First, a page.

It appears that Henry Stickmin’s somewhat checkered criminal history has come to an end. He now finds himself in The Wall, a fearsome prison from which no-one has ever escaped. Taunted by the chief warder, who sees Henry’s capture as something of a coup, things look grim for our hero. But ridiculous odds and impossible tasks are just everyday occurrences for Henry. With his trademark variety of dangerous devices at hand, together with a collection of oddball plans, failure is not only an option, but almost a certainty. Perhaps having a companion this time will help.

In Fleeing the Complex, Stickpage continue to heap repeated fails on their hapless hero. Last seen Infiltrating the Airship, the graphics are presented in the same cartoon style with all  characters depicted as stick figures with circular heads. Variations in clothing and facial features, such as the chief warder’s moustache and goatee beard, help distinguish characters from each other. Clever animation also elicits a range of facial expressions from the limited features available. The rest of the animation is also nicely done, like some dramatic action sequences of crashing cars and a prison riot. The game is once again fully voiced to a high standard, though with deliberately hammy performances in some instances. For the more action-based sequences, dramatic music akin to a retro arcade game plays as accompaniment. Otherwise there are a variety of appropriate sound effects, often based on other games like the Final Fantasy and Advance Wars series that are spoofed throughout.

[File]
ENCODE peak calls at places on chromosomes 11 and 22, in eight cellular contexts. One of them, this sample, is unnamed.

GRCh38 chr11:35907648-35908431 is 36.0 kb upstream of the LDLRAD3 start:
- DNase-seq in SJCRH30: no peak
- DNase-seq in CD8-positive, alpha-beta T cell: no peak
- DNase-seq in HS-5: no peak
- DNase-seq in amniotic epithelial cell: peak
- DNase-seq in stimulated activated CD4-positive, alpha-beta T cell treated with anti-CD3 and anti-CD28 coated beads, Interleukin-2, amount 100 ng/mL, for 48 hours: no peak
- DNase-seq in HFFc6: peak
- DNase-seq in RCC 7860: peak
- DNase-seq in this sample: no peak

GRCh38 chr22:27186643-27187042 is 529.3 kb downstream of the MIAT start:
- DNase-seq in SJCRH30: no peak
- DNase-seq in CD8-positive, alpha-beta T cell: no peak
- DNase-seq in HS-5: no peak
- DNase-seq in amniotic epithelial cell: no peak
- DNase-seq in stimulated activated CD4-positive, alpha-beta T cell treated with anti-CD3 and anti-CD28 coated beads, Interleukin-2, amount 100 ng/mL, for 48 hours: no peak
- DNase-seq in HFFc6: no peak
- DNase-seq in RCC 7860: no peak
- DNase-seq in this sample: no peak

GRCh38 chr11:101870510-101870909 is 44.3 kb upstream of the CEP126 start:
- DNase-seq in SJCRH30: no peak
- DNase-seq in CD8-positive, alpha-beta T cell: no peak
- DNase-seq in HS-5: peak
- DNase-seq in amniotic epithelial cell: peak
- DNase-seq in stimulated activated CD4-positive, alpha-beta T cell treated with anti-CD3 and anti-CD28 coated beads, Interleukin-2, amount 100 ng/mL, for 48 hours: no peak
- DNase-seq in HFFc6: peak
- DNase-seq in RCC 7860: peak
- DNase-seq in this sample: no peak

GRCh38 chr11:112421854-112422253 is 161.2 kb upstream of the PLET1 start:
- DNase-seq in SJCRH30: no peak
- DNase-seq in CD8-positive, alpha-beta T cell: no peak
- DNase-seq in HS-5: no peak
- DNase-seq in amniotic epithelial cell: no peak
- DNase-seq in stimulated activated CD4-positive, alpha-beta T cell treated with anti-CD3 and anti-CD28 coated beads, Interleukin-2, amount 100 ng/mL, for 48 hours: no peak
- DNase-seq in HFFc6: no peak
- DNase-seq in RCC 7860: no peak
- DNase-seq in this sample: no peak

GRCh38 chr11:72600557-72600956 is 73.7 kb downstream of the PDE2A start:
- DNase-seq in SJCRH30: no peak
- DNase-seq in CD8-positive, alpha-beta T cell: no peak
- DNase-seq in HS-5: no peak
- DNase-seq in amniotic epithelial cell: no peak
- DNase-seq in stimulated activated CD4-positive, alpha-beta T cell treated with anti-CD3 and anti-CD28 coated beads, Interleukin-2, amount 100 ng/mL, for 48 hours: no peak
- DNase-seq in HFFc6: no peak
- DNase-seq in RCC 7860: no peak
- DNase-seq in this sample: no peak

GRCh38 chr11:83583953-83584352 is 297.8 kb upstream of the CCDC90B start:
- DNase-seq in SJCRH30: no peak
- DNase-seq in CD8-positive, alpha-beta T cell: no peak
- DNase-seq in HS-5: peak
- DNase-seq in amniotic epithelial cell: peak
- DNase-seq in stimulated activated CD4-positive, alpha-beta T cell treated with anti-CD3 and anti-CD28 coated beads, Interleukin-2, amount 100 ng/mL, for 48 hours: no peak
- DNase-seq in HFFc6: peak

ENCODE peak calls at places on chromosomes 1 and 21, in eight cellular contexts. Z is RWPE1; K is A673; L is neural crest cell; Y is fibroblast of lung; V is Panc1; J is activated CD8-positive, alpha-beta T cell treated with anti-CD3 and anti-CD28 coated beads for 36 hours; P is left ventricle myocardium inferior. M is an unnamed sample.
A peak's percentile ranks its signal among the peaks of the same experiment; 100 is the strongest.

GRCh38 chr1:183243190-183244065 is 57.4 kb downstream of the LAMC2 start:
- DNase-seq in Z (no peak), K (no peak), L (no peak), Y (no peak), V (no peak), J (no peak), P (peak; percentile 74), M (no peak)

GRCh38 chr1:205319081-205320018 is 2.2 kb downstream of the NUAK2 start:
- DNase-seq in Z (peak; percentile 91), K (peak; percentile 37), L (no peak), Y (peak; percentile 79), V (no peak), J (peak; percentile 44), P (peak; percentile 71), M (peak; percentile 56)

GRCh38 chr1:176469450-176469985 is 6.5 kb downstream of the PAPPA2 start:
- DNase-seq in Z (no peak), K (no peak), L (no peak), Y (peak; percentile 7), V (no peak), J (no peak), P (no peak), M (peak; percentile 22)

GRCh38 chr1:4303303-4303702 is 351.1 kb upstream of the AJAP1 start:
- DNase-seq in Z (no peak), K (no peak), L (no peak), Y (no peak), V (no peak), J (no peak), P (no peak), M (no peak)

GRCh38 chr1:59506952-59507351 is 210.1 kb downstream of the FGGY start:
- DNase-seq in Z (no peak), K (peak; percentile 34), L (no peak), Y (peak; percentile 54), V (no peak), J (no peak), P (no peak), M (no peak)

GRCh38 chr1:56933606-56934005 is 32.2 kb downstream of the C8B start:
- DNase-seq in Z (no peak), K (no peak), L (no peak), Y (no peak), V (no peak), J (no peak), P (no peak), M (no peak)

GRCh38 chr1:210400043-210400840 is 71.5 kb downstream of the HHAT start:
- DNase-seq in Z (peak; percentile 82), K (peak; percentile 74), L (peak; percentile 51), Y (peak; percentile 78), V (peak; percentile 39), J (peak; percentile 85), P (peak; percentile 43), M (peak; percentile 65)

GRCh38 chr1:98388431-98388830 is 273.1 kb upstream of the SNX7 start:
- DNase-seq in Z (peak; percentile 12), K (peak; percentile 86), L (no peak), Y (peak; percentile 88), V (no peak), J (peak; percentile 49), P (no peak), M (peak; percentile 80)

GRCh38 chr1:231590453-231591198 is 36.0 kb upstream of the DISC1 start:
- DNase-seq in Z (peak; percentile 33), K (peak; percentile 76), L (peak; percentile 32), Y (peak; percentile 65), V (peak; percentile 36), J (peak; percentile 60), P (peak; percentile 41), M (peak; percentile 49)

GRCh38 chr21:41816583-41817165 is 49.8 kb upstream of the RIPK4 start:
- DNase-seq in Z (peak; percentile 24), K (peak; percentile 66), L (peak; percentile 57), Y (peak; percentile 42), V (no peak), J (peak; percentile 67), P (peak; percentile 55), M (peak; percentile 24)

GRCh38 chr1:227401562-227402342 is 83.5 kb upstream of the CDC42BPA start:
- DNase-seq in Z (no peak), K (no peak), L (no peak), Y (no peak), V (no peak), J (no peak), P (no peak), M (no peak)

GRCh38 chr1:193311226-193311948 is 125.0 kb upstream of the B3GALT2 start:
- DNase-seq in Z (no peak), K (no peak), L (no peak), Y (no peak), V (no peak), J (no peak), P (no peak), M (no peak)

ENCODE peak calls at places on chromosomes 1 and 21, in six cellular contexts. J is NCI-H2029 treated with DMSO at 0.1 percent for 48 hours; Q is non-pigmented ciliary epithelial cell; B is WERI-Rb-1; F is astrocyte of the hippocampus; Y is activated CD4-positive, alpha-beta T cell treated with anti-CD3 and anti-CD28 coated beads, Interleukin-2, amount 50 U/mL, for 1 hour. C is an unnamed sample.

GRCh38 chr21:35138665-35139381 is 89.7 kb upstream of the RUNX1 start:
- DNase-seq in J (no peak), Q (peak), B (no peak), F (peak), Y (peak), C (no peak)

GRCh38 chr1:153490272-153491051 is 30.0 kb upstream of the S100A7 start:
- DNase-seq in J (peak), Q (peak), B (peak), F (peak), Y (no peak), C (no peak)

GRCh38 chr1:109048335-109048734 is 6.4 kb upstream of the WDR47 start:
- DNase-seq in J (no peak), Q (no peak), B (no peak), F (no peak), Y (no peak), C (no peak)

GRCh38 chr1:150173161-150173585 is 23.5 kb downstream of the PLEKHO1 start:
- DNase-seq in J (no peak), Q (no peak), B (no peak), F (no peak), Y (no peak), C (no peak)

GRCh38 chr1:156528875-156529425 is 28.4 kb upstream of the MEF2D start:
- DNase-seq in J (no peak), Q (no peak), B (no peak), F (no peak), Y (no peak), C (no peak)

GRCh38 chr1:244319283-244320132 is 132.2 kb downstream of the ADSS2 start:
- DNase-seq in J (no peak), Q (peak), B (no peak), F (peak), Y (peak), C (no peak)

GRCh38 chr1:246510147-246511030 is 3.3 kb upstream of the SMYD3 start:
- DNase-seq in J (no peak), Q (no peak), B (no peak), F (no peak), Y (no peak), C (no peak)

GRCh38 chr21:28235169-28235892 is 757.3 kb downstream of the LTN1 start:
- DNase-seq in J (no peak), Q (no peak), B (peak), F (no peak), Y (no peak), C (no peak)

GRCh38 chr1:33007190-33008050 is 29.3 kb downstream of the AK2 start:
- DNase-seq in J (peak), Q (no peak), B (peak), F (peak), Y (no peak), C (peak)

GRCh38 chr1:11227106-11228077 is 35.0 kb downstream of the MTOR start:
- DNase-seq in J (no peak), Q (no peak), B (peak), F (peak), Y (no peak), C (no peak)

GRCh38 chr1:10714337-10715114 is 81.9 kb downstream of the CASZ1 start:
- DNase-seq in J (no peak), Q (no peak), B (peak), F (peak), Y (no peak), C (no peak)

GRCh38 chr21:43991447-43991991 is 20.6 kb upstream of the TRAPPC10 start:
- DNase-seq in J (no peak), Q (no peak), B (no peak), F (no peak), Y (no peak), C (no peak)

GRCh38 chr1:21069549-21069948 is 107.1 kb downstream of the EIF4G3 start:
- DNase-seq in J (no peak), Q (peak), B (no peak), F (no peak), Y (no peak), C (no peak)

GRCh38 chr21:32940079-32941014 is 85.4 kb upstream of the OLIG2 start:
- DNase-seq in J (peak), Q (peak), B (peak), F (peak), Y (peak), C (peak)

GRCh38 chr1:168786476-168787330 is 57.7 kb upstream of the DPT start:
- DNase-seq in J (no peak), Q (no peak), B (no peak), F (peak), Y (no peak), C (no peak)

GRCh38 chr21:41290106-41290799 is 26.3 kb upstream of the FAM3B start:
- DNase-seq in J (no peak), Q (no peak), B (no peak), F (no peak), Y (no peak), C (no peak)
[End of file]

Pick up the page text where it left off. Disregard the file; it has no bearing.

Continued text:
The game is completely controlled with the left mouse button. At various points Henry is offered options on how to progress. These include devices, including one that turns you into a shadow, and actions such as feigning death. Sometimes these choices are set against the clock, with an on-screen timer showing how long you have to make your decision. As is the case with the earlier games, many of these choices lead to Henry’s escape failing in humorous and surreal fashion. (It’s dangerous being a shadow when a cloud passes over the moon.) Each failure allows you to remake your last choice, or restart from scratch. This instalment also includes a map, which allows you to jump immediately to any scene you have previously reached. The game has multiple story paths available, with each location on the map showing how many of the unique failures for that scene you have found. Whilst not necessary to enjoy this instalment, those who have played the previous Stickmin adventures will notice familiar references and recognise recurring characters. Whether the fellow prisoner you can choose to team up with at the start becomes another recurring character remains to be seen.

Fleeing the Complex can be played online at Newgrounds.